Author: Ethan Loewald

Production Post-Mortem

For my final Toybox blog post, I am writing a post-mortem about my whole time working on the game and with the extended team of 8.  Ever since the first semester when our team was chosen to move onwards, the idea of expanding was a great one due to the amount of possible content that could be added to the game.  I personally knew that we had to make a ton of base gameplay changes to create the game that I was dreaming of creating.

While the instructions of this assignment of capstone was to create a innovative gameplay experience,  through the first semester we created a completely amazing vertical slice off of a polished game experience that had a multitude of game systems to work on as well as a pretty unique co-op experience.

I know that any more work on this game would have to change so many base systems, such as the camera becoming dynamic, enemy design becoming way more visible and interactive for the player and the upgrades and abilities systems changing once again to be integrated into the gameplay properly.

We made a ton of correct designs this semester though that made the game go in the correct direction that I am extremely proud of.  Firstly our scope of enemy count, interact-able count, level count and world count worked out perfectly with our team’s capabilities and while I had to crunch at the end to fix bugs and such, the overall content of the game was never behind schedules and never felt rushed.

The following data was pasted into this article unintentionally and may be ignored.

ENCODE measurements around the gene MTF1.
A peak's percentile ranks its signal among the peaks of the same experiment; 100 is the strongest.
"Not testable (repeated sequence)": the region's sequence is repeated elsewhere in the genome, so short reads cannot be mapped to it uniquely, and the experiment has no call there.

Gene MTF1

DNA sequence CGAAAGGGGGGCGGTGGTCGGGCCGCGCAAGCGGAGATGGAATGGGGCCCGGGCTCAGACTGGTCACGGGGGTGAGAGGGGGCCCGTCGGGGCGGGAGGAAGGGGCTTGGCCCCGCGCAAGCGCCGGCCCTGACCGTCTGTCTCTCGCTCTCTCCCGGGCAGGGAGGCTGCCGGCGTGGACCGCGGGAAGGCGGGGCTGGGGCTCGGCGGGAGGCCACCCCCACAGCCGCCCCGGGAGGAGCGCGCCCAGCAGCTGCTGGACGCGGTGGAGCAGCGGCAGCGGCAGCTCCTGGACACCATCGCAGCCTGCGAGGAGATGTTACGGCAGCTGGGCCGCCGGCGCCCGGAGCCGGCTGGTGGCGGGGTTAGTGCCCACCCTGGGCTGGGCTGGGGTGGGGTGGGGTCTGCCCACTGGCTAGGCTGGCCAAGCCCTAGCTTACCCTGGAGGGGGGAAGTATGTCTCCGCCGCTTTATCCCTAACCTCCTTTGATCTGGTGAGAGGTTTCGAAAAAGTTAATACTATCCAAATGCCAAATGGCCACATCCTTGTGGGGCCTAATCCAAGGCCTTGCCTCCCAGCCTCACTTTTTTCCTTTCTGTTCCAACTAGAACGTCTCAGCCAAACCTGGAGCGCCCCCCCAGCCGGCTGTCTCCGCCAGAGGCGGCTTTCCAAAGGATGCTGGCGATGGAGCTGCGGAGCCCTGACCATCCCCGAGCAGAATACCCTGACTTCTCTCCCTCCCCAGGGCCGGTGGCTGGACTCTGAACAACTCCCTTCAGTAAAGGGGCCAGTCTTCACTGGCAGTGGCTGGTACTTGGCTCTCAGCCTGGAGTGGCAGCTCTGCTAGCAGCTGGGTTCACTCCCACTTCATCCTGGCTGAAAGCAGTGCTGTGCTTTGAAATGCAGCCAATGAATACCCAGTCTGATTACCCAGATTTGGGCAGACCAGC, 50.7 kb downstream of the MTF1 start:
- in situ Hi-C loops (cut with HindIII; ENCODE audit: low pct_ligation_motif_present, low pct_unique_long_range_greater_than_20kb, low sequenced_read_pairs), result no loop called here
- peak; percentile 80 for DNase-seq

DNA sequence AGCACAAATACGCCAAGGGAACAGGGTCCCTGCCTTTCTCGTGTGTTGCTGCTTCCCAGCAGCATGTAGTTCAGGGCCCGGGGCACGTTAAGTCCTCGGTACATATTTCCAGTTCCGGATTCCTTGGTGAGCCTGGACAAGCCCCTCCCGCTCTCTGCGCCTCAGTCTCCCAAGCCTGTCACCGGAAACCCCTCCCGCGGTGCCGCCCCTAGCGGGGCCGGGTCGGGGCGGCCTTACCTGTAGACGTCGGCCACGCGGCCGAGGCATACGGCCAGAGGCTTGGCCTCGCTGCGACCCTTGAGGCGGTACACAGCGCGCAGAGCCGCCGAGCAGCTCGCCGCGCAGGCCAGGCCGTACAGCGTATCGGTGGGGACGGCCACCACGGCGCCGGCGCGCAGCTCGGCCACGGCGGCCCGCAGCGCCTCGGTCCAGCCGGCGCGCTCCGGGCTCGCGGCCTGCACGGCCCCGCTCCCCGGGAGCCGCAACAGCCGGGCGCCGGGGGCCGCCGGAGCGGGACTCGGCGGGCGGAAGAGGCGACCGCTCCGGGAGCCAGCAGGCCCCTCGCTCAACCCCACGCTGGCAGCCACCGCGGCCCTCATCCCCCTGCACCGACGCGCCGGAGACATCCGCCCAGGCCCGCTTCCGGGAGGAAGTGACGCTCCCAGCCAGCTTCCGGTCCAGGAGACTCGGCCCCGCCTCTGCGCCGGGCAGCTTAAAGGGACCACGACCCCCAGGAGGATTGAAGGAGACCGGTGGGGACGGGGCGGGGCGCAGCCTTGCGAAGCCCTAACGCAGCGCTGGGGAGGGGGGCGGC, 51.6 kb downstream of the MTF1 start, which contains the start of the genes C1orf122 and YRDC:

Our game switching to focus more towards a more casual audience was also an amazing choice that ended up with us making core gameplay changes that only made the game appeal to a wider audience and more play-able.  This led to changes being made with the upgrades and special abilities as well as the combat, with the new downed state system.

Lastly,  I felt right at home with the project and more importantly my role as a product owner on the game.  While it felt at sometimes like I was more of a programmer or producer than designer, I 100% always was in the position of product owner due to my role on the game in the first semester as well as team dynamic.  I know that I will always love to work on indie games more than professional triple-A titles even though I haven’t been able to work in a triple-A studio yet just because of my abilities to work leading a development team.  In the end, Toybox was an amazing chance for me to show off my team dynamic as a product owner and how much I love game development for every little aspect.  I really hope I can either continue to publish this product, or find the next game that I spend every waking moment thinking and improving upon.


Production Cycle 12 (Release Candidate-1)

This will be my final blog post before the post mortem and we were able to add so many polish elements and bug fixes throughout this week.  I really forced myself to create a crunch this week because I knew that since we had to hit Gold Master next week, I didn’t want there to be any known bugs unsolved so that we could solve any unknown bugs by that time.